People must make their own decisions, but the corporations who control and mass market food have activly deceived the public with regards to the personal and societal costs of eating a meat rich diet. Below are a few ideas on why we should avoid (too much) meat.

Health Implications

It is very, very, very, established that eating red meat and other meat in excess is bad for you. Notice how young girls and boys are hitting puberty earlier? Scientists agree that it’s linked to the hormone injected chicken nuggets in their happy meal. Need I cite heart attack rates in the West? The list is long and deep, but eat more fruits, vegetables, and a little organic meat and you will live longer and better – guaranteed.

A solid TED Talk on the general reason for eating less meat – by a well-known chef.

Environmental

If we assume that everyone is in agreement on the current situation: global warming, the non-sustainable exploitation of resources and the rising cost of food, then we can also agree that too much meat is being grown and consumed. The UN warns that the oceans’ will hold little more than jellyfish by 2050. Chew on that!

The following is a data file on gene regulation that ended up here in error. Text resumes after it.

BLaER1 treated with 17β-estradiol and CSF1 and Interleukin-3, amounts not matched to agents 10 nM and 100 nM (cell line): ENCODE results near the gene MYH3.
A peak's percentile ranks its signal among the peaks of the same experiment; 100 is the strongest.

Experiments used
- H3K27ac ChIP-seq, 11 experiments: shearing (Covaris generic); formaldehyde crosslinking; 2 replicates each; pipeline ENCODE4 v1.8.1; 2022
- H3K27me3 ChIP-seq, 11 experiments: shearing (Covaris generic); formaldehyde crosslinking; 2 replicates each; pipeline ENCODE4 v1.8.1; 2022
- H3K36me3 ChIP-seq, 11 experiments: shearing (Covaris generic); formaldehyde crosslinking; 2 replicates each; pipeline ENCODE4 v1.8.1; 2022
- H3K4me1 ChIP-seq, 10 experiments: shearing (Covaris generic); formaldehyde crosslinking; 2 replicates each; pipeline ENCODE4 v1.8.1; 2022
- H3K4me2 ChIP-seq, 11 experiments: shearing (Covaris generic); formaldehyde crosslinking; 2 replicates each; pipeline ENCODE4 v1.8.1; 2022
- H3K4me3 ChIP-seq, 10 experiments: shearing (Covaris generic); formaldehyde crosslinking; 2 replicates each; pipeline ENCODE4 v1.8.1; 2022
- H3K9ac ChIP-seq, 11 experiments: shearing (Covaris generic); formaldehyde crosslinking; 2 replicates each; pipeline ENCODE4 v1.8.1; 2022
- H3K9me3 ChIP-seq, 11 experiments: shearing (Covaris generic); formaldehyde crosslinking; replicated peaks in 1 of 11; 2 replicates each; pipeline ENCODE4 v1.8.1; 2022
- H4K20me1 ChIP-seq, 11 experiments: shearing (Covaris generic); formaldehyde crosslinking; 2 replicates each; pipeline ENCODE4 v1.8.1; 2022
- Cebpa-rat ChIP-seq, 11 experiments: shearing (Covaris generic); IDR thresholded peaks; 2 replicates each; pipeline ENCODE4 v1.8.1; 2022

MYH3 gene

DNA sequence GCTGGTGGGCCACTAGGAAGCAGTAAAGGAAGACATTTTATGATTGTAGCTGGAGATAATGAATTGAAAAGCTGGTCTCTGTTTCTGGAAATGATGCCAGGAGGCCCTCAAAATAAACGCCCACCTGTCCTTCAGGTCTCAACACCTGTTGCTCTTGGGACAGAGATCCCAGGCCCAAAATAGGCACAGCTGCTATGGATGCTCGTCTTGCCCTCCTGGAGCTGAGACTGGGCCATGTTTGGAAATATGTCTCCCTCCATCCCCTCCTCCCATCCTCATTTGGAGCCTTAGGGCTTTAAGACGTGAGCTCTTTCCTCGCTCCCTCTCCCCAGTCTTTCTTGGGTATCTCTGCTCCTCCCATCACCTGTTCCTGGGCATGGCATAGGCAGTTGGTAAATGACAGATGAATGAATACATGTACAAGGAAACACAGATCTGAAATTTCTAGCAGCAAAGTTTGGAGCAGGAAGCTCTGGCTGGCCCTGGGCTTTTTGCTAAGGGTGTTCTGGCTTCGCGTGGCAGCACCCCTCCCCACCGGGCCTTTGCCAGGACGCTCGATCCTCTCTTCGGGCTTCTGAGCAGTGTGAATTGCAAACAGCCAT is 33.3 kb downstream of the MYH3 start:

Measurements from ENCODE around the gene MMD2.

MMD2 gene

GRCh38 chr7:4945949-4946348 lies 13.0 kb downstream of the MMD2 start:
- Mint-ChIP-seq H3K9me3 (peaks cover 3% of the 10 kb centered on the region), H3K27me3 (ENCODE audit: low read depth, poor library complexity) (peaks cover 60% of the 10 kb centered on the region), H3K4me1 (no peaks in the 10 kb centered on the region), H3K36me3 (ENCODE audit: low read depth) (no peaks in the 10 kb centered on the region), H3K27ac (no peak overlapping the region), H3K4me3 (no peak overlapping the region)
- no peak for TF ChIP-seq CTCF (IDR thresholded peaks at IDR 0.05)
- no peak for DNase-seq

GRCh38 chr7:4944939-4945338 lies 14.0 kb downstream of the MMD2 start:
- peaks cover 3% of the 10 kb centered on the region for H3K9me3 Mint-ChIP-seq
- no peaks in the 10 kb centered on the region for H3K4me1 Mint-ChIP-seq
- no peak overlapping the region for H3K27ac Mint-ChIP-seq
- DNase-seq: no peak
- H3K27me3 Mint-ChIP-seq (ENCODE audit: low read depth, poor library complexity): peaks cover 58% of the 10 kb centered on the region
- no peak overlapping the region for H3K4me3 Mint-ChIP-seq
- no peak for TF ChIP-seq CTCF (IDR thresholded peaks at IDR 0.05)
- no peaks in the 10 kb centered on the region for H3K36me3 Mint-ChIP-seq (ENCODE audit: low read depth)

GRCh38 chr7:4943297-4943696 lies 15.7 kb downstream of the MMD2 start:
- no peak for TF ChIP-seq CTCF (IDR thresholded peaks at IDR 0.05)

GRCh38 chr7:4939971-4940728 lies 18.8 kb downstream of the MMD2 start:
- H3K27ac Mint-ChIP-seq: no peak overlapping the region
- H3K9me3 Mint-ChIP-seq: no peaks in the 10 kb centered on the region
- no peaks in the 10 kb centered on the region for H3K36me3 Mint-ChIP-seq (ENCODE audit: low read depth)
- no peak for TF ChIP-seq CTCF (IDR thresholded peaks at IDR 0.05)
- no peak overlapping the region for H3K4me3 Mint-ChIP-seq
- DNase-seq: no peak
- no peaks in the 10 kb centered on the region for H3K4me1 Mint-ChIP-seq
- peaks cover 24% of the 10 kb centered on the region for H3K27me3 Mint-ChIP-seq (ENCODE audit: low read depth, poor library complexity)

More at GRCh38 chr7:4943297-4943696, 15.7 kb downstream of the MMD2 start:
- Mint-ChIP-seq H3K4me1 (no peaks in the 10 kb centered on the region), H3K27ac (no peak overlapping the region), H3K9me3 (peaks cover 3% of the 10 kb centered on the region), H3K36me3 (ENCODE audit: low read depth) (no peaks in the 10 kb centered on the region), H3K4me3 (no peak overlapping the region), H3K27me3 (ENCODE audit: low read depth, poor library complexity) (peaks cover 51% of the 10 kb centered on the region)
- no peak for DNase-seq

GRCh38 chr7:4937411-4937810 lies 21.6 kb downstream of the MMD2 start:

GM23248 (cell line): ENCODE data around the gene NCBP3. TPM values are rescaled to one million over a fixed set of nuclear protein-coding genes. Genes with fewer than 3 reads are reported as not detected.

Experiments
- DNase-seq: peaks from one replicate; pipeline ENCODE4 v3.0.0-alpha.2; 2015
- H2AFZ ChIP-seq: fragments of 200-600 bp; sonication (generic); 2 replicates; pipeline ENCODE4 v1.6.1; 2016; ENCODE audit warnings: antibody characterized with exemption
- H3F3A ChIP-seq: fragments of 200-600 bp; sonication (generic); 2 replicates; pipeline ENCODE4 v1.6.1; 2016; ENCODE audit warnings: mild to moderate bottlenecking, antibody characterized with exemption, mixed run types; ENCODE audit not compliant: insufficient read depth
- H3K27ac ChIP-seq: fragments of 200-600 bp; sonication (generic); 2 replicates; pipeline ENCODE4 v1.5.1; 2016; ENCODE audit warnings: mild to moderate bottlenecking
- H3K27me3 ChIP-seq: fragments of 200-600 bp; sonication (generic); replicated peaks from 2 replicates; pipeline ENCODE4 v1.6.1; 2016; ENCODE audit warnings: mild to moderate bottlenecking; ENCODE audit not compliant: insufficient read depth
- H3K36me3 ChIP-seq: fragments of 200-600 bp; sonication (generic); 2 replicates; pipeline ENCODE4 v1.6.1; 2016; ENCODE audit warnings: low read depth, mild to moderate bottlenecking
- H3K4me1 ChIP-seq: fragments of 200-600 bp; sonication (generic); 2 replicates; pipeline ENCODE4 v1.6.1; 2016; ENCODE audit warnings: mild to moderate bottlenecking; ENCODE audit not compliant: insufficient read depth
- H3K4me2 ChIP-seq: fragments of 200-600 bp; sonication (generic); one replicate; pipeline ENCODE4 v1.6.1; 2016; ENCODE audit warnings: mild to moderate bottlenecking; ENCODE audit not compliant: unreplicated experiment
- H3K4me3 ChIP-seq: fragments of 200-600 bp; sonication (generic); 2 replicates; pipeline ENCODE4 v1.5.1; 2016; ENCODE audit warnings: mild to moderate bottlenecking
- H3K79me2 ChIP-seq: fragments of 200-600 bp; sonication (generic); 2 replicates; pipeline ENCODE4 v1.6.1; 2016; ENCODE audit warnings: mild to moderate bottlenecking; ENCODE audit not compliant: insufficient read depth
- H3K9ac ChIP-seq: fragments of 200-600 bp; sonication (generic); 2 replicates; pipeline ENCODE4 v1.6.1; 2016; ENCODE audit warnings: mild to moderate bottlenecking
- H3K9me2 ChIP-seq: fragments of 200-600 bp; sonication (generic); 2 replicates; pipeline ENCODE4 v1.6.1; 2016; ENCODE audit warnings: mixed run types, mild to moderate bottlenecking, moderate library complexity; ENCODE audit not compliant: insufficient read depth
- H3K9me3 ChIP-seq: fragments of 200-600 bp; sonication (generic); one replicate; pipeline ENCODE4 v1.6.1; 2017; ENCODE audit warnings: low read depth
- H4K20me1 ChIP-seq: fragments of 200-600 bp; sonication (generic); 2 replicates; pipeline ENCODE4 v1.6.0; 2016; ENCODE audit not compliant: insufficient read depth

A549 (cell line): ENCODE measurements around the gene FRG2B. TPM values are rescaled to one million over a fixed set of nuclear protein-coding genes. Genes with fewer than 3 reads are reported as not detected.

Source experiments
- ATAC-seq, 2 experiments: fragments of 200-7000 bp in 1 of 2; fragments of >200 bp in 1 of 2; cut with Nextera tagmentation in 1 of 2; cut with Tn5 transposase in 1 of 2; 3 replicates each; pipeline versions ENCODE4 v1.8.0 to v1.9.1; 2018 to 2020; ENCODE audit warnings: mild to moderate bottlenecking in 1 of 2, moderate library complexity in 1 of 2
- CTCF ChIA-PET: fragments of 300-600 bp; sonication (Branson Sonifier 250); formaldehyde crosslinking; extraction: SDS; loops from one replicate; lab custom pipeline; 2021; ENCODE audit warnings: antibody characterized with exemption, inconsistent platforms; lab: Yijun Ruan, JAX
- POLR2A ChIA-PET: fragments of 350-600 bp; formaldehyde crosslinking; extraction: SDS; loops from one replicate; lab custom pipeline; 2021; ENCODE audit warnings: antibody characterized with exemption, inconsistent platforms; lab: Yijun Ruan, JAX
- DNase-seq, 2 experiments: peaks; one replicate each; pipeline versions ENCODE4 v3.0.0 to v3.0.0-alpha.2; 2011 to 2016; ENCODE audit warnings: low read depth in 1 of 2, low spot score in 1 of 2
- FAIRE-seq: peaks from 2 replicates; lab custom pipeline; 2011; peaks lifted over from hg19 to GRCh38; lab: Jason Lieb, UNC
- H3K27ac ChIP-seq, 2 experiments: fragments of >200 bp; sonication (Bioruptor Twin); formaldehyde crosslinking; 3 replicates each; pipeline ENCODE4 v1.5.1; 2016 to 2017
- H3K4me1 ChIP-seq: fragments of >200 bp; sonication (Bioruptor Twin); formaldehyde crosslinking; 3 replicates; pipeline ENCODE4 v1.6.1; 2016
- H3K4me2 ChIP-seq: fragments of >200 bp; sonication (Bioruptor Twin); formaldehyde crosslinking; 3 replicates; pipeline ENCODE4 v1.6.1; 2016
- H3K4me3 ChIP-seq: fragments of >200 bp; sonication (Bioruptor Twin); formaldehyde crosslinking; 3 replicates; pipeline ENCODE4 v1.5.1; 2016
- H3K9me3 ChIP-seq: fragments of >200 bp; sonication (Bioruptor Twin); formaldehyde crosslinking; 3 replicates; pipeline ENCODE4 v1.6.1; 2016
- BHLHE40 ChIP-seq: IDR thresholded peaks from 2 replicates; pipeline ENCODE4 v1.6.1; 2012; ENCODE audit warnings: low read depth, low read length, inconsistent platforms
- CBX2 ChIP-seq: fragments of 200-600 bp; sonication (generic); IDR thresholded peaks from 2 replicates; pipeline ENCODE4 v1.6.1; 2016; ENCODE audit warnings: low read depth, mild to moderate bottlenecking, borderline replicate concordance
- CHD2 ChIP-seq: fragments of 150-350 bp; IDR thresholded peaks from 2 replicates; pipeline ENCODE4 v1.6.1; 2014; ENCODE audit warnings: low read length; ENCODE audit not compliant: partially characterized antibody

Here is a very scary report on the largest porc producer in the United States. Another interesting article on the rising cost of meat from the International Herald Tribune and another one on the discrepancy between your government sanctioned diet and farm subsidies.

Meat is a tremendously inefficient way of getting protein: imagine everyone showering in Evian water, hunting polar bears and driving hummers. Not the best use of resources you say?